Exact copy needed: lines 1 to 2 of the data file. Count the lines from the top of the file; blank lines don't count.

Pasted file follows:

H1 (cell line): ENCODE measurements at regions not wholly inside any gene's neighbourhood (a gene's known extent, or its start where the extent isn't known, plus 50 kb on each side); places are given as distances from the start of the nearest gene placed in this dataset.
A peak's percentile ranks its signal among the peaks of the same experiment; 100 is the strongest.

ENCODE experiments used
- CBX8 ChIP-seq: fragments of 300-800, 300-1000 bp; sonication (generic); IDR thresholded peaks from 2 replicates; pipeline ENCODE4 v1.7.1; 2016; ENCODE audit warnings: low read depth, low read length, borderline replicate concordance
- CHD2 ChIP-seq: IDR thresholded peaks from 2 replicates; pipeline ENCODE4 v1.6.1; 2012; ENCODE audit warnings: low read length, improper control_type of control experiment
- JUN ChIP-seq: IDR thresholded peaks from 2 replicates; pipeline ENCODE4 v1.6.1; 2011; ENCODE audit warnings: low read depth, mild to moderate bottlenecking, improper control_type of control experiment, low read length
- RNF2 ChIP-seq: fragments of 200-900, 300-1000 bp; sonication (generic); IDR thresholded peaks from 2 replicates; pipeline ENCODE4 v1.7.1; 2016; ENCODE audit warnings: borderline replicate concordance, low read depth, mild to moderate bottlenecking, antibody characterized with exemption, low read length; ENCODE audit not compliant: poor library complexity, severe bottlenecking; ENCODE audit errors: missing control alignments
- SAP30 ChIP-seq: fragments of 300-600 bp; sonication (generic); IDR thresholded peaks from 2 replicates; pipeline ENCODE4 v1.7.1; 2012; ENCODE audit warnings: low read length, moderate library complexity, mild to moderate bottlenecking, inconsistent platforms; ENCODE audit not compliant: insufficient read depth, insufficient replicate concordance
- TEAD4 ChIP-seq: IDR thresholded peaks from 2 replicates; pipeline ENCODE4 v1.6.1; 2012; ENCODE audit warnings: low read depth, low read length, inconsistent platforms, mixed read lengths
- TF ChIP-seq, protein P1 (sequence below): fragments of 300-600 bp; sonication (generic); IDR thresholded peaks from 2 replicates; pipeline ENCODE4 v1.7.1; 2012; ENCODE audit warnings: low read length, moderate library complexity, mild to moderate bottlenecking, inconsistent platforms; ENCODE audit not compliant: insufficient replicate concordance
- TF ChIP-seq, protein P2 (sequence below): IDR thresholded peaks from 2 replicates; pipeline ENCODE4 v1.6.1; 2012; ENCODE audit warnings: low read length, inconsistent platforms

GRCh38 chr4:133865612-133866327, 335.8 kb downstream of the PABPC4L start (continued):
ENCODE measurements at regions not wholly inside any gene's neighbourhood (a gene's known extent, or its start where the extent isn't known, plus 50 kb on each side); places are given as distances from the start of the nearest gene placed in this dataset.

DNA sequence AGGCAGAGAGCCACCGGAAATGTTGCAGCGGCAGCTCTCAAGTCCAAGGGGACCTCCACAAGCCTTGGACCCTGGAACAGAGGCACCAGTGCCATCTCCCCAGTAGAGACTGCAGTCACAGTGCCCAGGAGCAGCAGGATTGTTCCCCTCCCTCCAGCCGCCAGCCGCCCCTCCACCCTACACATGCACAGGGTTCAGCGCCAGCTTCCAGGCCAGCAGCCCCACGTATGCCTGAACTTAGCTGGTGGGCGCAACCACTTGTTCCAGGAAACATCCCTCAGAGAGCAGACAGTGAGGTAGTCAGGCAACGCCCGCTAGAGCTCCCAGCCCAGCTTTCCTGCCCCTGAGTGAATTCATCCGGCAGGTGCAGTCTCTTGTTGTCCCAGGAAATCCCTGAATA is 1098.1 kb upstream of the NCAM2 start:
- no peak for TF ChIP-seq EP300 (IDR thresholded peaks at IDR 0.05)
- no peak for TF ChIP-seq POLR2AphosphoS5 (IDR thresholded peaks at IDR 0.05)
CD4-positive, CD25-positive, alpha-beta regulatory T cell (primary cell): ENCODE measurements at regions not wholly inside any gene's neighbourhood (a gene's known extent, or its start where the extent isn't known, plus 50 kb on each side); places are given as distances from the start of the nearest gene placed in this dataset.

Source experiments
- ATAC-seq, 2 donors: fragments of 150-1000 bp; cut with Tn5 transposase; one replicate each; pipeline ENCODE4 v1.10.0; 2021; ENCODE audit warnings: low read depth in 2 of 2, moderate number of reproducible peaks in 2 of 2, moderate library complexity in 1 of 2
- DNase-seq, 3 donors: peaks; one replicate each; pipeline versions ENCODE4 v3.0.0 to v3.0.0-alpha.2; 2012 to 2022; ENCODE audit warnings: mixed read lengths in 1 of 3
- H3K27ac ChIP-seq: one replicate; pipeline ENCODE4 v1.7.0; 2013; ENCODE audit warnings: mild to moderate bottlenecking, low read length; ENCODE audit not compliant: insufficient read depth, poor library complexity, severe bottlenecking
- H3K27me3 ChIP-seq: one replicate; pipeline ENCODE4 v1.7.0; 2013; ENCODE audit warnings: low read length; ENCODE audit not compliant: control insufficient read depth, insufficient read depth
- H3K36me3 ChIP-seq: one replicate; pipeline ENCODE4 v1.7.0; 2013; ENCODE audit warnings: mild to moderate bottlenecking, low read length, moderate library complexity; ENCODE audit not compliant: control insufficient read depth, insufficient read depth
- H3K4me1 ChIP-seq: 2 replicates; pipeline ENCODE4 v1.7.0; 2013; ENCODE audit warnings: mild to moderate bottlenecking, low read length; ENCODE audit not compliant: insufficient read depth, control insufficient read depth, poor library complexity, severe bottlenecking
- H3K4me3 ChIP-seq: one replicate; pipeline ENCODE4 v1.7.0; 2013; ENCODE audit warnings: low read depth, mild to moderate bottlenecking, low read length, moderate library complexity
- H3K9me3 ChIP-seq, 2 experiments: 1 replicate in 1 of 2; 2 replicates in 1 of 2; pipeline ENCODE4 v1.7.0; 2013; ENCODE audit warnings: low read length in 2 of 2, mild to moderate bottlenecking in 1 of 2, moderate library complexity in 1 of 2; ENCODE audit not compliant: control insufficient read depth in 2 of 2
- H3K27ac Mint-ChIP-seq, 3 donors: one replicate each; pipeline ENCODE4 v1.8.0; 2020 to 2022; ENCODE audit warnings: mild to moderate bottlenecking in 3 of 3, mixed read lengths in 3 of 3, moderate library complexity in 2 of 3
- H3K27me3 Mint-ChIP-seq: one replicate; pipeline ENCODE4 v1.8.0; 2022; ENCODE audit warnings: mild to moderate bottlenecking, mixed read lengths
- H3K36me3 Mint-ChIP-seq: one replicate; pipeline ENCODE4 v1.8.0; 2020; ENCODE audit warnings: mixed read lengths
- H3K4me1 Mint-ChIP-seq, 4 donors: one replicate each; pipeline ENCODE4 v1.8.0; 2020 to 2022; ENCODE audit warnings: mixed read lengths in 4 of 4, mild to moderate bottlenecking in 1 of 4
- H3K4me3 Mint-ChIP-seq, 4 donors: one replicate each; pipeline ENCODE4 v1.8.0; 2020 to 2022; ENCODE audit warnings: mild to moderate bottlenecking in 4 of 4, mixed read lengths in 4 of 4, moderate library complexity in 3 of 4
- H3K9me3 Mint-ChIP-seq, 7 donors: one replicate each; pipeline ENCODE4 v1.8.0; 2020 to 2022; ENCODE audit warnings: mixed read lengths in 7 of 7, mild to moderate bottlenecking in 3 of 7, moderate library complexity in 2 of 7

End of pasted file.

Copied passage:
H1 (cell line): ENCODE measurements at regions not wholly inside any gene's neighbourhood (a gene's known extent, or its start where the extent isn't known, plus 50 kb on each side); places are given as distances from the start of the nearest gene placed in this dataset.
A peak's percentile ranks its signal among the peaks of the same experiment; 100 is the strongest.